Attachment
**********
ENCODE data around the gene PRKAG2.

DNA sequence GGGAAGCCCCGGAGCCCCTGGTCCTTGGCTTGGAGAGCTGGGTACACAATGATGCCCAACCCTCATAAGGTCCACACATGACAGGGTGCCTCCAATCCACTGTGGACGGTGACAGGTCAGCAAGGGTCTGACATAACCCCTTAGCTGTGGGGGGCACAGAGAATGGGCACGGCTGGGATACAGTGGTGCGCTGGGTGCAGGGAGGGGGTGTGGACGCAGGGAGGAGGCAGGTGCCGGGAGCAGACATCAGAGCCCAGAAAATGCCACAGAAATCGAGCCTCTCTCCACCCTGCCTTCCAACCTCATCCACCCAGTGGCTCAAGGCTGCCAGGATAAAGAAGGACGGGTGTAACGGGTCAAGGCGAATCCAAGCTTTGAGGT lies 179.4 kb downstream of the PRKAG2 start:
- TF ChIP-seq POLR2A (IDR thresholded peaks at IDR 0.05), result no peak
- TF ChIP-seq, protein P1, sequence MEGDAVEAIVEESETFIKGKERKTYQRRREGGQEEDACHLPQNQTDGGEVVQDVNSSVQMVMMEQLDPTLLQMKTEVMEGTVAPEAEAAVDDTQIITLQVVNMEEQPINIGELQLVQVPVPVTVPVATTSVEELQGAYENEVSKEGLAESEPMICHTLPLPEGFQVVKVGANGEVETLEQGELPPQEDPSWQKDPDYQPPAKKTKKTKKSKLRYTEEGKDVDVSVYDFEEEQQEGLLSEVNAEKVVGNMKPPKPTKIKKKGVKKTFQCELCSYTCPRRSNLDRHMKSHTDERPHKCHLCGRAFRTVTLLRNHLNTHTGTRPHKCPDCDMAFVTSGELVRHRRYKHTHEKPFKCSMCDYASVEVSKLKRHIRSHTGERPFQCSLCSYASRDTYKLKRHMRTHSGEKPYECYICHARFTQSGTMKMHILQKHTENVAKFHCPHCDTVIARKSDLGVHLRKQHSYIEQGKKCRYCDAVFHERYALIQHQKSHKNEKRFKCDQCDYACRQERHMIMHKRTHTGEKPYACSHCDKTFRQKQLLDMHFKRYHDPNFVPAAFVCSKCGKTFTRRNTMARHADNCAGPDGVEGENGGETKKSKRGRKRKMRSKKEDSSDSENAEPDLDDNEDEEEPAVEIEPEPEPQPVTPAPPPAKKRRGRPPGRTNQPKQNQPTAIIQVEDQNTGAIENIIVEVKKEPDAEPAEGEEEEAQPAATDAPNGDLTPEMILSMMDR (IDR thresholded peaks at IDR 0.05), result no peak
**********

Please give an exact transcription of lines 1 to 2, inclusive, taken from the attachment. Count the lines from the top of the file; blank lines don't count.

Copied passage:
ENCODE data around the gene PRKAG2.

DNA sequence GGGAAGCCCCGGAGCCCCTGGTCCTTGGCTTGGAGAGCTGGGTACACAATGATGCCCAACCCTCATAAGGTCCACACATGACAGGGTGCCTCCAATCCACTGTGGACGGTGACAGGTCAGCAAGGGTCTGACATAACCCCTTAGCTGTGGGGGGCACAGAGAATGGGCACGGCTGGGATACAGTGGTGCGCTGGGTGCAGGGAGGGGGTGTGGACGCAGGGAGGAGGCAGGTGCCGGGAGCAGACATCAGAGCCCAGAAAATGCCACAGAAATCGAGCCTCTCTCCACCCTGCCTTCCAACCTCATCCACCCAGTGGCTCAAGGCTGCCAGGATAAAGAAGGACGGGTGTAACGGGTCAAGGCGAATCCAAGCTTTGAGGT lies 179.4 kb downstream of the PRKAG2 start: